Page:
Students in the United States and Europe began to take his classes in what he was now calling "core shamanism"[14] (as differenced from traditional, Evenk shamanism, or other Indigenous, ethnic and historical practices that have been referred to as "shamanism" in anthropological texts). Most authors in the field, especially Harner's critics, consider Harner's core shamanism to be the primary influence on, and foundation of, the Neoshamanic movement.[2][15][13][16]

Harner later integrated his Center for Shamanic Studies into the nonprofit Foundation for Shamanic Studies. The Foundation received financial support primarily from the Core Shamanism courses and workshops he taught, supplemented by private donations. From the early 1980s onward, he invited a few of his students to join an international faculty to reach an ever-wider market. In 1987, Harner resigned his professorship to devote himself full-time to the work of the foundation.[17] He largely ceased publishing, except for occasional articles in the publication "Shamanism."[18][19]

See also


  • Harner, Michael, Cave and Cosmos: Shamanic Encounters with Another Reality (North Atlantic Books 2013)
  • Harner, Michael (ed,), Hallucinogens and Shamanism (Oxford University Press 1973)
  • Harner, Michael, The Jívaro: People of the Sacred Waterfalls (University of California Press 1972)
  • Harner, Michael, The Way of the Shaman (HarperOne 1990) Orig. 1980
  • Harner, Michael, and Meyer, Alfred, Cannibal. New York: Morrow, 1979. (a novel on Aztecs)
  • Harner, Michael, "The Enigma of Aztec Sacrifice." pp. 46–51. Natural History, Vol.86 (no.4), April 1977.
  • Haviland, William A., Harald E. L. Prins, Bunny McBride and Dana Walrath, "Anthropologist of Note: Michael J. Harner" Cultural Anthropology: The Human Challenge (14th ed.) (Wadsworth 2013)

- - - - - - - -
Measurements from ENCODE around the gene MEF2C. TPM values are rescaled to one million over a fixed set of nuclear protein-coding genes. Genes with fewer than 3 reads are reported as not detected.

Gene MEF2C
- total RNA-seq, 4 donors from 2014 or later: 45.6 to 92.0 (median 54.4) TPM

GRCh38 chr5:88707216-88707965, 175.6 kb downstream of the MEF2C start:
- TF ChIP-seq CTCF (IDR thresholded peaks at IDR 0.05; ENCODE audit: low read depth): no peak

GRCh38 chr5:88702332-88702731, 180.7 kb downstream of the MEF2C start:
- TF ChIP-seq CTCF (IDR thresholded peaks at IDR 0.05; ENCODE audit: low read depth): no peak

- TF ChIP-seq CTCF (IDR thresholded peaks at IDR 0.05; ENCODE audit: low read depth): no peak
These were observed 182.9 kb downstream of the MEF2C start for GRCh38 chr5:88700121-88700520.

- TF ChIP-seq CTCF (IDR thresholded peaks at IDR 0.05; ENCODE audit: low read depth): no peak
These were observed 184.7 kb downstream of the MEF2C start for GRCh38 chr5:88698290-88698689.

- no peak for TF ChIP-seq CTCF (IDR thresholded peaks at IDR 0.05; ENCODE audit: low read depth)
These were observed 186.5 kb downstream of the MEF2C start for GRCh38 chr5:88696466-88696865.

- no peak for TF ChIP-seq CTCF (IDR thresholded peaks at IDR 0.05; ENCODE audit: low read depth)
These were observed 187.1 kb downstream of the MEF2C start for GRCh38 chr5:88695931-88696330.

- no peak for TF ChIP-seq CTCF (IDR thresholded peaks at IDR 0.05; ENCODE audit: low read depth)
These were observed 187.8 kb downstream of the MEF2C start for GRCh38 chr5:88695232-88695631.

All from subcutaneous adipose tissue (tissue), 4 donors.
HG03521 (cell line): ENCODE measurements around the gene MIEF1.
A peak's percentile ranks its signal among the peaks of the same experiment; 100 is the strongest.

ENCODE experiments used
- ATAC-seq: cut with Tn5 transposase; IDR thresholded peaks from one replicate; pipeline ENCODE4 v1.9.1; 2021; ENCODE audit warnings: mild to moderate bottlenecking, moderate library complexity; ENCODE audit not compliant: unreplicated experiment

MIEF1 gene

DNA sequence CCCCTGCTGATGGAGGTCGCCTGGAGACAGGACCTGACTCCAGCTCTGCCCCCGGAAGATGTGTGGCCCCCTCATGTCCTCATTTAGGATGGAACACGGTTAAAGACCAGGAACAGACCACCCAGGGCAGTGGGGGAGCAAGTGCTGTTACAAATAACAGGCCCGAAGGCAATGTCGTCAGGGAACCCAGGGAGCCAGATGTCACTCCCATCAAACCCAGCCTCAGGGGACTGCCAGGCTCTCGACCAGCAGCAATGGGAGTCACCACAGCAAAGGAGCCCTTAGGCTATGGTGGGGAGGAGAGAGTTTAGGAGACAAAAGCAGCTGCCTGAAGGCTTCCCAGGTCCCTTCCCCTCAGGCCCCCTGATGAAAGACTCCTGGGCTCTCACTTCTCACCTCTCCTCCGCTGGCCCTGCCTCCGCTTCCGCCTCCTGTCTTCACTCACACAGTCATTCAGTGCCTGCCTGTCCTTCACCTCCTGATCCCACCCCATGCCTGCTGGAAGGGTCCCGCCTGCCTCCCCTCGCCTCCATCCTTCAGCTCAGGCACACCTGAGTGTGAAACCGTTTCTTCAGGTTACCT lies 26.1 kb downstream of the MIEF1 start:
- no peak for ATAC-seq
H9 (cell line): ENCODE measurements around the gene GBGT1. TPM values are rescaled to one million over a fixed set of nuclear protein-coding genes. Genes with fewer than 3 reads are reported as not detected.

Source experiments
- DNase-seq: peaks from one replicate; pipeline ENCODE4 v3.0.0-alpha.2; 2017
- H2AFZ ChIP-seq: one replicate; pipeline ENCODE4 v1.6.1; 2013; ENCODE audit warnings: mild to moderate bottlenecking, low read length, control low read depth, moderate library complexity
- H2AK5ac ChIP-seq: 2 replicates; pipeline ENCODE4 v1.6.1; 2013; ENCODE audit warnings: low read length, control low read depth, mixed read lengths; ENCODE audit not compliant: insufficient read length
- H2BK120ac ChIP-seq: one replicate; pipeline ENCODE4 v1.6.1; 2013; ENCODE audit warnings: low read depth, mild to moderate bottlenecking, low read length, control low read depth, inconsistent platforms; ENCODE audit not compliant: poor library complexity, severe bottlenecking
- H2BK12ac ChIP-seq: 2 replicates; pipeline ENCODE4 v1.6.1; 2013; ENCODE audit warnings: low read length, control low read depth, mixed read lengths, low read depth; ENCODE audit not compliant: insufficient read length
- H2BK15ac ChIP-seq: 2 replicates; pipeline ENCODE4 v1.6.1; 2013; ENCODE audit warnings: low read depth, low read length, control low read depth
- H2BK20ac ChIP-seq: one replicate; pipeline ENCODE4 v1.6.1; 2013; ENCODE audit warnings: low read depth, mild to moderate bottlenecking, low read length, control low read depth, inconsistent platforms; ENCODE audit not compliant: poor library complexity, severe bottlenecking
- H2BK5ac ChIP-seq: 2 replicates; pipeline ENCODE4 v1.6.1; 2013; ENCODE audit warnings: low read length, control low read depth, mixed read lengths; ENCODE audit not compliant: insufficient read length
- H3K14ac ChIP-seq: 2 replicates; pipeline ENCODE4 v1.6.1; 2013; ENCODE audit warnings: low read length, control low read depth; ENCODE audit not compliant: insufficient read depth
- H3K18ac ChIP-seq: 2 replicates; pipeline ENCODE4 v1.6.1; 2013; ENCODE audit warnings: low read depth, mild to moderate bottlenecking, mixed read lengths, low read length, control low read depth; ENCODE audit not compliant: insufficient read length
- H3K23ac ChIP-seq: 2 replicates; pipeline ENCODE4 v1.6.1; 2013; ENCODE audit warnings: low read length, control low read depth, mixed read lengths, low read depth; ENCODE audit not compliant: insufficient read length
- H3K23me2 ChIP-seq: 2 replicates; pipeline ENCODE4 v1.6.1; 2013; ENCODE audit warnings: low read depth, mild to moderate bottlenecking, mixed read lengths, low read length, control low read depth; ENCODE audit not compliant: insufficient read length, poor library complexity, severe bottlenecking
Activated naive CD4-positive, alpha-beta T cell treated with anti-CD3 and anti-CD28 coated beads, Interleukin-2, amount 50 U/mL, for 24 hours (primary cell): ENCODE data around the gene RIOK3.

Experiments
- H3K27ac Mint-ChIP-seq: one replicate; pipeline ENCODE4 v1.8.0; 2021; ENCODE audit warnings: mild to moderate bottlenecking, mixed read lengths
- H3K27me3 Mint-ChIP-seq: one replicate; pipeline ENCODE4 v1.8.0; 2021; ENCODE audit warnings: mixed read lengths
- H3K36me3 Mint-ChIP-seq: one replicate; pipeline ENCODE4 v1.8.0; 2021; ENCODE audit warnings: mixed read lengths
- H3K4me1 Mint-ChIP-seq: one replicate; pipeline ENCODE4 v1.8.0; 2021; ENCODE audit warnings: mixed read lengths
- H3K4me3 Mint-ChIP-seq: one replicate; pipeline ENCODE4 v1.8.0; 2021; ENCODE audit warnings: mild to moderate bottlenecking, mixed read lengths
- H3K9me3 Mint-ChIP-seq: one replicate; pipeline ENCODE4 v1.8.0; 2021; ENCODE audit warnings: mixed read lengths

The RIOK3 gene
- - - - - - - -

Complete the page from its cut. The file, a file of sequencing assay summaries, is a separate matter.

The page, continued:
1. ^ a b c d e Harner, Michael (1990). The Way of the Shaman. San Francisco, California: Harper. ISBN 0-06-250373-1.OL 4804365W
  2. ^ a b c d Noel, Daniel C. (1997). Soul Of Shamanism: Western Fantasies, Imaginal Realities. London, England: Continuum International Publishing Group. ISBN 0-8264-1081-2.
  3. ^ Charles S., Grob; Walsh, Roger. ""My Path in Shamanism"- Interview with Michael Harner". shamanism.org. Albany State University of New York Press. Retrieved 23 April 2015.
  4. ^ E.g., Kroeber, A.L., and Michael J. Harner. (1955) "Mohave Pottery", Anthropological Records, Berkeley: University of California.
  5. ^ a b c d e f g Wallis, Robert J. (2003). Shamans/Neo-Shamans: Ecstasies, Alternative Archaeologies and Contemporary Pagans. Routledge. ISBN 978-0415302036.
  6. ^ Harner, Michael J. (1972) The Jívaro: People of the Sacred Waterfalls. New York: Natural History Press. Second edition 1984, Berkeley and Los Angeles: University of California Press.
  7. ^ Harner, Michael J. (1968) "The Sound of Rushing Water." Natural History 77(6).
  8. ^ Harner, Michael J., ed. and contributor (1973) Hallucinogens and Shamanism. New York and London: Oxford University Press. OL 5702197M
  9. ^ Haviland, William A., Harald E. L. Prins, Bunny McBride and Dana Walrath (2013). Anthropologists of Note: Michael J. Harner. Cultural Anthropology: The Human Challenge (14th ed., p. 307). Belmont: Wadsworth. ISBN 978-1-133-95597-9.
  10. ^ Walsh, Roger, and Charles S. Grob, eds. (2005) Higher Wisdom: Eminent Elders Explore the Continuing Impact of Psychedelics, pp. 159, 160. State University of New York Press. Albany.
  11. ^ In Memoriam: Michael J. Harner (1929-2018)
  12. ^ Foundation for Shamanic Studies. "Michael Harner Biography". Foundation for Shamanic Studies. The Foundation for Shamanic Studies. Retrieved 10 September 2015.
  13. ^ a b Aldred, Lisa, "Plastic Shamans and Astroturf Sun Dances: New Age Commercialization of Native American Spirituality" in: The American Indian Quarterly issn.24.3 (2000) pp.329-352. Lincoln: University of Nebraska Press.
  14. ^ Harner, Michael (2005) "The History and Work of the Foundation for Shamanic Studies," Shamanism 18: 1&2, p. 7.
  15. ^ Hobson, G. "The Rise of the White Shaman as a New Version of Cultural Imperialism." in: Hobson, Gary, ed. The Remembered Earth. Albuquerque, NM: Red Earth Press; 1978: 100-108.
  16. ^ "White Shamans and Plastic Medicine Men," Terry Macy and Daniel Hart, Native Voices, Indigenous Documentary Film at the University of Washington
  17. ^ Harner, Michael (2005) "The History and Work of the Foundation for Shamanic Studies", Shamanism 18: 1&2, p. 5.
  18. ^ Harner, Michael, and Sandra Harner (2000) "Core Practices in the Shamanic Treatment of Illness". Shamanism 13 (1&2), pp. 19-30.
  19. ^ Harner, Michael (2010) "A Core Shamanic Theory of Dreams." Shamanism 23, pp. 2-4.